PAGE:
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United States Court of Appeals,District of Columbia Circuit.


No. 13–5104.

    Decided: January 08, 2014

Before HENDERSON, BROWN, and SRINIVASAN, Circuit Judges.Stan Hunt, Dayton, TX, pro se. Kenneth A. Adebonojo, R. Craig Lawrence, U.S. Attorney's Office, Washington, DC, for Appellee.


Upon consideration of the motion for summary affirmance, the Clerk's order to show cause filed October 10, 2013, and the response thereto, it is

ORDERED that the order to show cause be discharged. It is

FURTHER ORDERED that the motion for summary affirmance be granted. The merits of the parties' positions are so clear as to warrant summary action. See Taxpayers Watchdog, Inc. v. Stanley, 819 F.2d 294, 297 (D.C.Cir.1987) (per curiam). Appellant forfeited his Freedom of Information Act claim by failing to address it on appeal. See Doe v. District of Columbia, 93 F.3d 861, 875 n.14 (D.C.Cir.1996). Appellant has not shown any genuine issue of material fact with respect to the adequacy of the search for his missing medical records, so the Department of Veterans Affairs (“VA”) is entitled to summary judgment on his claim for a violation of the Privacy Act's access provision. See Chambers v. U.S. Dep't of the Interior, 568 F.3d 998, 1003 (D.C.Cir.2009). Appellant does not allege that he asked the VA to amend any of his records, so he has failed to state a claim for a violation of the Privacy Act's amendment provision. See 5 U.S.C. § 552a(g)(1) (individual may file civil action where agency makes a determination not to amend individual's record in accordance with his request). The district court lacked subject matter jurisdiction over appellant's Privacy Act claims for damages, because the claims are based on the assertion “that the VA's failure to maintain accurate and complete records adversely affected [a veteran's] benefits determinations.” Thomas v. Principi, 394 F.3d 970, 975 (D.C.Cir.2005); see also 38 U.S.C. § 511(a); Price v. United States, 228 F.3d 420 (D.C.Cir.2000) (district court lacks subject matter jurisdiction over state law claim whose resolution would require court to decide whether VA acted in bad faith in refusing to reimburse veteran for medical care). Because appellant has not identified any Privacy Act violation, he is not entitled to declaratory relief. Finally, the district court did not abuse its discretion in denying in part appellant's motion for reconsideration. See Firestone v. Firestone, 76 F.3d 1205, 1208 (D.C.Cir.1996).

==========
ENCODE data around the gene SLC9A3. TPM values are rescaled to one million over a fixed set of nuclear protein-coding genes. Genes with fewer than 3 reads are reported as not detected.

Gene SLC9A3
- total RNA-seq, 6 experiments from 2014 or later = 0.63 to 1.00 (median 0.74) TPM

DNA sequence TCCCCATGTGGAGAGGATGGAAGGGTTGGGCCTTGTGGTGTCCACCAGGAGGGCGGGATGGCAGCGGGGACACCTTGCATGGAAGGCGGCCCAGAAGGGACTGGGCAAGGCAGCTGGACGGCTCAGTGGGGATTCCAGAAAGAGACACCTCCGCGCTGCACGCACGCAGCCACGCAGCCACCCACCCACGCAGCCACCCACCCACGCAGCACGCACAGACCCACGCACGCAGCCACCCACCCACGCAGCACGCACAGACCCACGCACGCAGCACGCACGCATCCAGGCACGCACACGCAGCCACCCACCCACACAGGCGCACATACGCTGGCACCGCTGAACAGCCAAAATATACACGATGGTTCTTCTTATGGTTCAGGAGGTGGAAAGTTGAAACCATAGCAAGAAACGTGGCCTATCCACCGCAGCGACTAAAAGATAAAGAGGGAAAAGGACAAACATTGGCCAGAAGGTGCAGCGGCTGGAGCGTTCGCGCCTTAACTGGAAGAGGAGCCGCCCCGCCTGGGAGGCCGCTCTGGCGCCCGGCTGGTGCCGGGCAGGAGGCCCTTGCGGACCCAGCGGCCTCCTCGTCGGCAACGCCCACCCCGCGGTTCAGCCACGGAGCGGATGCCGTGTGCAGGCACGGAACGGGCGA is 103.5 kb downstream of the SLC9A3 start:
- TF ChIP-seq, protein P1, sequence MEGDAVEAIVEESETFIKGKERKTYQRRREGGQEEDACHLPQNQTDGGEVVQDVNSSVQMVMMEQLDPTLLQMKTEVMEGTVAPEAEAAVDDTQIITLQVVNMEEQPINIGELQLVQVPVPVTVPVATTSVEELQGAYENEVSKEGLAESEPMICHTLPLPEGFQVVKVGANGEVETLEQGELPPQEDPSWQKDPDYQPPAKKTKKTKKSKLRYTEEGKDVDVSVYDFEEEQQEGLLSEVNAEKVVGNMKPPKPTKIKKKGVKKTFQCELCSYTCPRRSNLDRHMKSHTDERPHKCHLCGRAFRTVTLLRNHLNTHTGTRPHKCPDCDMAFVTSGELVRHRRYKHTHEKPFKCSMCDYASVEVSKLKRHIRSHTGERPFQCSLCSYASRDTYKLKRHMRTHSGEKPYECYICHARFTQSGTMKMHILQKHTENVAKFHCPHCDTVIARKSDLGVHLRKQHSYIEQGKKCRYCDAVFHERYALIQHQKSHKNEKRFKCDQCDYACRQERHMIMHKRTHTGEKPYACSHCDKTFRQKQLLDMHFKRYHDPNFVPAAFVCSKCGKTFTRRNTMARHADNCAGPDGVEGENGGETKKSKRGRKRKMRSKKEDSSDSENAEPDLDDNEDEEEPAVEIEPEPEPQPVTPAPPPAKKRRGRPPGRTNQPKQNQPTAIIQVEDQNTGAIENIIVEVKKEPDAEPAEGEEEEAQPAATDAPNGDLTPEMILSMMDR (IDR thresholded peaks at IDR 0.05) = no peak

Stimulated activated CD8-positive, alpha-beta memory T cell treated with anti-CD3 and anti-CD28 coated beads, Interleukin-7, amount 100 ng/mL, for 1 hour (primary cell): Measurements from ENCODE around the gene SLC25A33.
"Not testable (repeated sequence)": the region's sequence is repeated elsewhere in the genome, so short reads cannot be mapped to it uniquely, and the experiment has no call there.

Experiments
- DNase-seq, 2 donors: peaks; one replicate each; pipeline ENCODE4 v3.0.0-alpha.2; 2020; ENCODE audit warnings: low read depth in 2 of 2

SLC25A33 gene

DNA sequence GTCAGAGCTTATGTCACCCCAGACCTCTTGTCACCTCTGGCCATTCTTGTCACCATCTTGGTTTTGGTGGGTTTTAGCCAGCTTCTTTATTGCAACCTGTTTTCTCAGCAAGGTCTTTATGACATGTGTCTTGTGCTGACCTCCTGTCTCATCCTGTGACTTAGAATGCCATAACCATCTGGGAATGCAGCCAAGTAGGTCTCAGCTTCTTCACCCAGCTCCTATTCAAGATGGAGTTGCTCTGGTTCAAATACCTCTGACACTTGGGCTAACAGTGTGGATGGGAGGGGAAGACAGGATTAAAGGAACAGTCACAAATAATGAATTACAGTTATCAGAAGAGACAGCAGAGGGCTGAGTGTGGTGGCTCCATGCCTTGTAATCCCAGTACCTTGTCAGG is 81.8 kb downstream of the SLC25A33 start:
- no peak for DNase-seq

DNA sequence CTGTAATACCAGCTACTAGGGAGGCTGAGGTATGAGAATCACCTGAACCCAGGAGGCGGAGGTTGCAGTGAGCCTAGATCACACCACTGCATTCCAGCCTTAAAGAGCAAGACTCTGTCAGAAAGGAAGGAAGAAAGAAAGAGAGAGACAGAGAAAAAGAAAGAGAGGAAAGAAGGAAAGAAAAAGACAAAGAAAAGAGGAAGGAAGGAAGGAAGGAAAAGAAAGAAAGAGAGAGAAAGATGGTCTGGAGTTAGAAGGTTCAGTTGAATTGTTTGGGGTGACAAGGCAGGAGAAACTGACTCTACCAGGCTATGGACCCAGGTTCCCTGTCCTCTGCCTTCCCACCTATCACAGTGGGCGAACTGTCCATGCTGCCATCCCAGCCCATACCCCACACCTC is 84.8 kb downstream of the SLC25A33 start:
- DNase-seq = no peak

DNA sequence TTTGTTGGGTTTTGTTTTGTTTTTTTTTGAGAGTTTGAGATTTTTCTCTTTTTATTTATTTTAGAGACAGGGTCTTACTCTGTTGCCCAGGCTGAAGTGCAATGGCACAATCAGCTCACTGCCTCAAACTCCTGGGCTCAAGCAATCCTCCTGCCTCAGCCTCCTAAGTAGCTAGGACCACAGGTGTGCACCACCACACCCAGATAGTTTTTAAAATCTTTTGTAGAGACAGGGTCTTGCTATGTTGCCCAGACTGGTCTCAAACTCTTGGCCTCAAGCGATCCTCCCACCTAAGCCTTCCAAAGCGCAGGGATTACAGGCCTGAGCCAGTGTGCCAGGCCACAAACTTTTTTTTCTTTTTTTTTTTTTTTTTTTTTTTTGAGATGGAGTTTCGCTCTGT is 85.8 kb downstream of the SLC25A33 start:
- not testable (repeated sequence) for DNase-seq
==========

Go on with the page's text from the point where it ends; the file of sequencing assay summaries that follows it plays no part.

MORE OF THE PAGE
Pursuant to D.C. Circuit Rule 36(c)(2)(F), this decision will be published because it affirms a decision of the district court upon grounds different from those set forth in the district court's published opinion. The Clerk is directed to withhold issuance of the mandate herein until seven days after resolution of any timely petition for rehearing or petition for rehearing en banc. See Fed. R.App. P. 41(b); D.C.Cir. Rule 41.


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